Shared decision-making is a process in which clinicians and patients work together to select tests, treatments, management or support packages, based on clinical evidence and the patient’s informed preferences. It involves the provision of evidence-based information about options, outcomes and uncertainties, together with decision support counselling and a system for recording and implementing patients’ informed preferences.
The government wants shared decision-making to become the norm in the NHS, but there is confusion about why it is important, what it involves and what the implications might be for patients, clinicians and the wider health service. This report clarifies the concept and outlines the actions needed to make the aspiration a reality.
The report concludes:
The key message is that we could do better and we need to do better. Effective shared decision-making is not yet the norm and many patients want more information and involvement in decisions about treatment, care or support than they currently experience.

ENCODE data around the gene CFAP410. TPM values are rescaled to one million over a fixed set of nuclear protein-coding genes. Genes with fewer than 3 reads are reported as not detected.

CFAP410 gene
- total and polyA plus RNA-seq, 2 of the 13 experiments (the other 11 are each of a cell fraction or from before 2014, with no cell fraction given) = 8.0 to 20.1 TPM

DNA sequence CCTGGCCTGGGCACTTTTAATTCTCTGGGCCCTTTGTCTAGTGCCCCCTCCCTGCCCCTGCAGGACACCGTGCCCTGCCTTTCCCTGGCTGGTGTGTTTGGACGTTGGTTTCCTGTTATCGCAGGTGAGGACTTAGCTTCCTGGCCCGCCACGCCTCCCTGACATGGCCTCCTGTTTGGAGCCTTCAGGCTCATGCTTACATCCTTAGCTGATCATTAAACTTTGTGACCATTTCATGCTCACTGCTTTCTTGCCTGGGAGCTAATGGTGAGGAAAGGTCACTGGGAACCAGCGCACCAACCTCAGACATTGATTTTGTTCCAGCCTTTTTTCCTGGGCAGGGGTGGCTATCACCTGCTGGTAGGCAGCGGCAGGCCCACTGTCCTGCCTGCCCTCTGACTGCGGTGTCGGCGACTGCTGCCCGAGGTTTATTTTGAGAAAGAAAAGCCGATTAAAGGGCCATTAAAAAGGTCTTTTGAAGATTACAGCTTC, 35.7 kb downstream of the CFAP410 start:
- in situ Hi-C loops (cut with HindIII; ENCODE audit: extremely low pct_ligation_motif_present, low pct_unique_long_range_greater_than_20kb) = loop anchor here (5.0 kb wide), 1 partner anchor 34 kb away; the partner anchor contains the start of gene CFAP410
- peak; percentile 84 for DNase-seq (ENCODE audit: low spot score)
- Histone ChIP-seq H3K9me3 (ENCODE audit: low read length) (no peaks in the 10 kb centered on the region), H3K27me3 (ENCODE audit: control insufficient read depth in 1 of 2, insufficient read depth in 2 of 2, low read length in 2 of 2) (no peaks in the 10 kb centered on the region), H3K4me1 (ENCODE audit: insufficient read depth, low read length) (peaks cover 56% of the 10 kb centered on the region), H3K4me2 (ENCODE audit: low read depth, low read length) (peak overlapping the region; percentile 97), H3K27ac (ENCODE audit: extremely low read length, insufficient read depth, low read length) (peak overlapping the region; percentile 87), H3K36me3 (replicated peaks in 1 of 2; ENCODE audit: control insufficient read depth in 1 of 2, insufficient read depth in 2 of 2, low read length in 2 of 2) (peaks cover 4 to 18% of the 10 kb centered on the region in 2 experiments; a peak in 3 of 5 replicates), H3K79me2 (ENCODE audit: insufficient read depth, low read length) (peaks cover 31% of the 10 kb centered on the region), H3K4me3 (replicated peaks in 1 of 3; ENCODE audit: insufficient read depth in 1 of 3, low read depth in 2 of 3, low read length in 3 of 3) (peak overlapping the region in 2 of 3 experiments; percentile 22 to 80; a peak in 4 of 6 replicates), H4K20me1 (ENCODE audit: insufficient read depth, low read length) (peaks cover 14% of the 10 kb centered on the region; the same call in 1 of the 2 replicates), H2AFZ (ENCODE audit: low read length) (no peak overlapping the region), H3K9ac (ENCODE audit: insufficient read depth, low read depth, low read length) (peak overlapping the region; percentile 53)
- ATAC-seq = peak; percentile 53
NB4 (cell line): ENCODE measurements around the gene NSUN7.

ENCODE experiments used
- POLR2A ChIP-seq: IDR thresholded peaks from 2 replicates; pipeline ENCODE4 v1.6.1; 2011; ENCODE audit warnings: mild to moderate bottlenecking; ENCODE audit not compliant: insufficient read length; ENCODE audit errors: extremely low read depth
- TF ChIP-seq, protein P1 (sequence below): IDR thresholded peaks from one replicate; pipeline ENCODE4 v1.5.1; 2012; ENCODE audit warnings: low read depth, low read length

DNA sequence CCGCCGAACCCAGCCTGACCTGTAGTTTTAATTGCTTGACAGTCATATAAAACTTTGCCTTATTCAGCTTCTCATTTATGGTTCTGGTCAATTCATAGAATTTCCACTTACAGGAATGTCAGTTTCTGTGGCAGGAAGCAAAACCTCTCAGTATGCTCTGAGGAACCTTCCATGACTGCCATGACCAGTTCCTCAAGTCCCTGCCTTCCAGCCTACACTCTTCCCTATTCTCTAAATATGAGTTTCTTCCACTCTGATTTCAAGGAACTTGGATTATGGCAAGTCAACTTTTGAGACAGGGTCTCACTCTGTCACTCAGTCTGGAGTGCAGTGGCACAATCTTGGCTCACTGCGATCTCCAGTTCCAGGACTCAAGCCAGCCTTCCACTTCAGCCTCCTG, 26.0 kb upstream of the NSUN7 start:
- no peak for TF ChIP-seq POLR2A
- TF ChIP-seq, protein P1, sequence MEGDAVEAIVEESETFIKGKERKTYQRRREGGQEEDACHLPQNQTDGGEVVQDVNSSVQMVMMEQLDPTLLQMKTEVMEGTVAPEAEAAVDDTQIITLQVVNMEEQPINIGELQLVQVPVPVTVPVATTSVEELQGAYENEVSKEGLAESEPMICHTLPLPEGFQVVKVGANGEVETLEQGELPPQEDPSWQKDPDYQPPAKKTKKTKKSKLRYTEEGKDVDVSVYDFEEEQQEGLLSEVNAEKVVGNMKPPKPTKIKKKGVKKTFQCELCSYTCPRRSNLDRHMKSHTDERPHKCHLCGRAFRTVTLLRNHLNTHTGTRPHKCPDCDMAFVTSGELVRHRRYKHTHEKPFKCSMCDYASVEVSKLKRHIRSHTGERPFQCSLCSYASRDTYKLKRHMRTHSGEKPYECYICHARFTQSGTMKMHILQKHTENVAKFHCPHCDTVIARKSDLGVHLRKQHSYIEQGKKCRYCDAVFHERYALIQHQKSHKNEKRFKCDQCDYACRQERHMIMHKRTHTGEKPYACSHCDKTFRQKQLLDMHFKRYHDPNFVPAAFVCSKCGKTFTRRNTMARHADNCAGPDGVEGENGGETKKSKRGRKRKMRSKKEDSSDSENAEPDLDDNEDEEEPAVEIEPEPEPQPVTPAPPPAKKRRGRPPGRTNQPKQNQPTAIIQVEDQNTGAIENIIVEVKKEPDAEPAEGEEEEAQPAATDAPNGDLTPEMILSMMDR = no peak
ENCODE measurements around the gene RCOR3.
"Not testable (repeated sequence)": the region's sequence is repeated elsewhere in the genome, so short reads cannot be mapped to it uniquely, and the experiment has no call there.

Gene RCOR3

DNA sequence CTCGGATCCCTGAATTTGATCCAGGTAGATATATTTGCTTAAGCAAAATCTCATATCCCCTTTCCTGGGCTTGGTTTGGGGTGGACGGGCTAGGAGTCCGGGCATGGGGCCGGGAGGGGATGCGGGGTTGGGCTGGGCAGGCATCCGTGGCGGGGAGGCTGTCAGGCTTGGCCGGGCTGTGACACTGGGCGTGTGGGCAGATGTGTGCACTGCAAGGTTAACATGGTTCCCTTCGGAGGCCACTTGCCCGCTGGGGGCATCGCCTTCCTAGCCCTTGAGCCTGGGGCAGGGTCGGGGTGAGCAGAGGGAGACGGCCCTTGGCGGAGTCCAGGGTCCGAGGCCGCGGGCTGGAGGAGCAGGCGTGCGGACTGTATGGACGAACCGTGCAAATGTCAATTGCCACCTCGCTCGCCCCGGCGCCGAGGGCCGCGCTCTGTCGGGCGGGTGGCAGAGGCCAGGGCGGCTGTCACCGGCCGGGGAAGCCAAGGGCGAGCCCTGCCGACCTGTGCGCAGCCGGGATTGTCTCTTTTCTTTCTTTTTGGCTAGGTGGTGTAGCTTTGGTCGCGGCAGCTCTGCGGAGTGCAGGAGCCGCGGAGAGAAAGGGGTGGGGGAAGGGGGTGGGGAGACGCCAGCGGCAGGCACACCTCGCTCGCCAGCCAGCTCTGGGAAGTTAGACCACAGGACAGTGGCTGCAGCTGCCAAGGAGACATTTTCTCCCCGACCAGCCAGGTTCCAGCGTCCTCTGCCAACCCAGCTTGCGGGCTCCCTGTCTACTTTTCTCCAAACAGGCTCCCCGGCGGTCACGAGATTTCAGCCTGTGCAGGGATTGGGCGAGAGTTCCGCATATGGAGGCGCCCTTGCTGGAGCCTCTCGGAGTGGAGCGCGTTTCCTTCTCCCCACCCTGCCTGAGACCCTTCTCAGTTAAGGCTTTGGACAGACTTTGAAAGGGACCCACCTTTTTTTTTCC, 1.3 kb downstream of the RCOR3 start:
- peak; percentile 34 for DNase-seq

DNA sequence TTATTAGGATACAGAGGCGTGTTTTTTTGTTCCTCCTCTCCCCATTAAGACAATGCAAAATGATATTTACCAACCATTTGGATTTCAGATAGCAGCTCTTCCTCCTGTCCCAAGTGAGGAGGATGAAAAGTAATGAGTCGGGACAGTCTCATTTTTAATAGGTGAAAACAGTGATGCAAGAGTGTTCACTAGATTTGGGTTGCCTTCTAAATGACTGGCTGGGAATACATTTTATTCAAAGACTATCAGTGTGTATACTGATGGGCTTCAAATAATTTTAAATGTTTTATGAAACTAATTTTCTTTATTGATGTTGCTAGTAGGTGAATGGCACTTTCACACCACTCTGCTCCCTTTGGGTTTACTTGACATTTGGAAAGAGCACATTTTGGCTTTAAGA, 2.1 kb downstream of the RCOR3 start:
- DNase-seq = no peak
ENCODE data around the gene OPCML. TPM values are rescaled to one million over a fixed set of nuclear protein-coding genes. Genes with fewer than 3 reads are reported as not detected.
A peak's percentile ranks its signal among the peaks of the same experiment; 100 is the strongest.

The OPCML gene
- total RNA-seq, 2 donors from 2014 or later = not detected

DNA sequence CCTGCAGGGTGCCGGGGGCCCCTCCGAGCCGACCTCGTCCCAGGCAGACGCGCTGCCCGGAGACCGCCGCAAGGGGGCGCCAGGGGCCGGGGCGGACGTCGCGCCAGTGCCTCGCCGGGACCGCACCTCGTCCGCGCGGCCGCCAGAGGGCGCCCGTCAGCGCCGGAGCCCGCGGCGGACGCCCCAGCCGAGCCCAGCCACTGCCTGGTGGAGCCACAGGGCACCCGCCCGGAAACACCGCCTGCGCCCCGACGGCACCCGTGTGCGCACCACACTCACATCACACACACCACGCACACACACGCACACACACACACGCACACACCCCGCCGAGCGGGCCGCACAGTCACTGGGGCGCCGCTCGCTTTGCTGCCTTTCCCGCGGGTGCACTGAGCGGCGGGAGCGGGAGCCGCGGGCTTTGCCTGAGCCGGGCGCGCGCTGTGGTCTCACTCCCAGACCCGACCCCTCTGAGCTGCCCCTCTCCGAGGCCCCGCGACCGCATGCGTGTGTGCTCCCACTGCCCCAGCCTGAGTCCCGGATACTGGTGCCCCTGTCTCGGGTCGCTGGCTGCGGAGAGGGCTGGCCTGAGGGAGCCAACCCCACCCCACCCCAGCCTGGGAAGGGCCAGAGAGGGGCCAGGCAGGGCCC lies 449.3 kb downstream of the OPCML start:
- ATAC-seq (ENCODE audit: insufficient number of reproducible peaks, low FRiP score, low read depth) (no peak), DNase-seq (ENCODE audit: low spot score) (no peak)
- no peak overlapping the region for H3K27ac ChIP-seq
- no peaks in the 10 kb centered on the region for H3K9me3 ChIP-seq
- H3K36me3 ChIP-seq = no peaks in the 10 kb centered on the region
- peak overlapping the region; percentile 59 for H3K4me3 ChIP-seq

The biggest challenge now is to devise effective ways for supporting shared decision-making and ensuring it is embedded in mainstream clinical practice. Embedding shared decision-making into systems, processes and workforce attitudes, skills and behaviours is a challenge, but several pilot implementation projects are under way and they will offer valuable experience on which to base practice in the future.
It is important that the lessons about how to design systems of care that promote shared decision-making from these demonstration projects are captured and used to inform future policy and practice. It is likely that embedding shared decision-making will require a combination of effective clinical leadership, social marketing, incentives, practical support, education and training, measurement and feedback, and patient push.
Angela Coulter, Alf Collins. Making shared decision-making a reality: no decision about me, without me (PDF). The King’s Fund, July 2011.